Abstract ID: 3513

Primary Topic: Integrative Health and the Underserved
Secondary Topic: Health Services Research/Cost Effectiveness

Conducting and translating research for policy-makers: A case study of acupuncture coverage by Vermont Medicaid and Blue Cross Blue Shield
Robert Davis, MS; Remy Coeyteux, MD, PhD., , Winston-Salem, NC, United States

Late Breaker: No

Overview

Results from the “Acupuncture for chronic pain in the Vermont Medicaid population” trial will be presented in a symposium format in order to expand the discussion to include strategies that may enhance the likelihood that research will have policy impacts. The story begins with the opioid crisis and brings together a diverse set of Vermont stakeholders, including state legislators, health care and insurance officials, the medical community, the Licensed Acupuncturist workforce, and a population of underserved Medicaid patients who suffer from chronic pain. The format will provide attendees with a deeper context and insight into the unique challenges, constraints and rewards of working in a pragmatic, policy-oriented and politicized research environment.

Rationale

This symposium aims to stimulate thinking and provoke action by integrative medical providers and researchers in the health services/public policy arena. It is important because it will provide a rare example of a US-based pragmatic, prospective intervention trial with patient centered and qualitative outcomes. The population studied is an underserved group. The design was optimized for generalizability to the Vermont health care environment in order to inform health care policy decisions. Our discussion will extend beyond the trial design and results to include the unique challenges and opportunities encountered during this project. Attendees will also benefit from a description of our successful effort to challenge and educate Vermont BCBS officials regarding their incomplete and erroneous assessment of the state of the evidence regarding acupuncture for the treatment of chronic pain.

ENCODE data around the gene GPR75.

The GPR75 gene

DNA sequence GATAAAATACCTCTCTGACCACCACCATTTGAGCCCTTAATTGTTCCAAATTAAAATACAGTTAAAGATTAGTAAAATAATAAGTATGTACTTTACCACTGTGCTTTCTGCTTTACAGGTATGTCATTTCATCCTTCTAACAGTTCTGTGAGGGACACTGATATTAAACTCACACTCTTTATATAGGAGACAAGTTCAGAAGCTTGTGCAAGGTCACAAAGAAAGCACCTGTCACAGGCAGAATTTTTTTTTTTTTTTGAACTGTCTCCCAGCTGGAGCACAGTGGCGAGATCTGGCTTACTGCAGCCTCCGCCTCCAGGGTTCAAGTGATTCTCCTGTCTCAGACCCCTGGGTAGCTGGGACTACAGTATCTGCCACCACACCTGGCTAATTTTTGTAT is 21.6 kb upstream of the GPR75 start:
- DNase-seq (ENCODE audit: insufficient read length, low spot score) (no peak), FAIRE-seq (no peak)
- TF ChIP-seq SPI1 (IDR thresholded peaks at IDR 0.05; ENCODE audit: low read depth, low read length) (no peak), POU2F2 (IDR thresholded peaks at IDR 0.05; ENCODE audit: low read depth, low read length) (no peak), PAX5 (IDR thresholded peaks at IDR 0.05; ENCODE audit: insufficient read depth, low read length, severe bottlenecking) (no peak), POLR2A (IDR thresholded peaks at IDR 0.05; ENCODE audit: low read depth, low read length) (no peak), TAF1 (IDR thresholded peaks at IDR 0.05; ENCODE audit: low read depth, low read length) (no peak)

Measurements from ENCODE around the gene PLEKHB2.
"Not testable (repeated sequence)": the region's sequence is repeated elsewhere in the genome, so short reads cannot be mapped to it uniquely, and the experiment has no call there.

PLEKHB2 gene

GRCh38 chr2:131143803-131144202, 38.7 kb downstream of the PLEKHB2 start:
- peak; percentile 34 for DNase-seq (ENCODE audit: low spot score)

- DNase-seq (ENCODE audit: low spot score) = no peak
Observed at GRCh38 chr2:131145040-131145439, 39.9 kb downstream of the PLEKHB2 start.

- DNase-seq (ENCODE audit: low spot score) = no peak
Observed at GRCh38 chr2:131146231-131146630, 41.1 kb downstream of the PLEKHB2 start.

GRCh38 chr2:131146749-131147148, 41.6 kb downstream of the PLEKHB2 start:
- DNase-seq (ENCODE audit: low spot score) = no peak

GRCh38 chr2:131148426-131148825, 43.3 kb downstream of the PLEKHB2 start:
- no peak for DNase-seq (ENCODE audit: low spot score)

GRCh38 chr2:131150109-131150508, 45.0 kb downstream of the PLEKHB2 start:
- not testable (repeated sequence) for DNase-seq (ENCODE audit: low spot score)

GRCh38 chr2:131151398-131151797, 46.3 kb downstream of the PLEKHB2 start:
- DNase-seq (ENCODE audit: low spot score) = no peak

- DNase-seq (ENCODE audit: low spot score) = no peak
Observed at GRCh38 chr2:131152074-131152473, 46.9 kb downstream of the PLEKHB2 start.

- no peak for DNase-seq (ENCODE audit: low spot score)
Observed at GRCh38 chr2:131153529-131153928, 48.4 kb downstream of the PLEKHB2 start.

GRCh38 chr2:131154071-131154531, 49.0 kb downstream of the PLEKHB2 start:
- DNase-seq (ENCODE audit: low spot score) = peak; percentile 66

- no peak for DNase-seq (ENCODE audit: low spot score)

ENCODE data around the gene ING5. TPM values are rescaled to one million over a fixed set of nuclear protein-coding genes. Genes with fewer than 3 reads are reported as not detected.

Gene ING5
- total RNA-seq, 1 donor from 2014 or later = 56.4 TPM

Objectives

We aim to:

  • Remind attendees about the continuum between explanatory and pragmatic trials and the importance of matching each element of the design with the research question being asked.
  • Inform attendees about the effectiveness of acupuncture in a Medicaid population of chronic pain patients in the domains of pain intensity, pain interference, sleep disturbance, fatigue, anxiety, depression, physical function, and social isolation.
  • Provide attendees with potential strategies for translating and contextualizing existing data and research evidence into formats of use for both expert and non-expert health care policy decision-makers.
  • Provide attendees with insight into the opportunities that were created when a crisis disrupted the usual health care status quo.

Methods/Session Format

The session will be conducted using a presentation and discussion format, encouraging feedback, questions and discussion from the audience.

Remy Coeyteux will introduce and moderate the session, including the discussion with the audience.

Robert Davis will report the study results and events that occurred.

Outline

(90 minutes total)

Background: Opioid crisis and Vermont Act 173 – mandated BCBS report and Medicaid pilot study described below (10 minutes)


Blue Cross Blue Shield VT report to legislature about acupuncture for chronic pain. Rebuttal of report and discussions, relationships and policy changes that ensued. (10 minutes)


Acupuncture for chronic pain in the Vermont Medicaid population – study (40 minutes)

    • design and rationale – challenges and constraints
    • results
    • ensuing policy changes

Discussion (30 minutes)

    • challenges working with the state bureaucracy to get the study started
    • evolution of relationships with Medicaid and BCBS officials
    • loss/turnover of key Medicaid officials during the study due to election of new governor
    • importance of contextualizing evidence, risks, and benefits of acupuncture with opioids and other analgesic medications when considering policy decisions
    • self care and biopsychosocial benefits of acupuncture as demonstrated by our data and other literature fit well with National Pain Strategy recommendations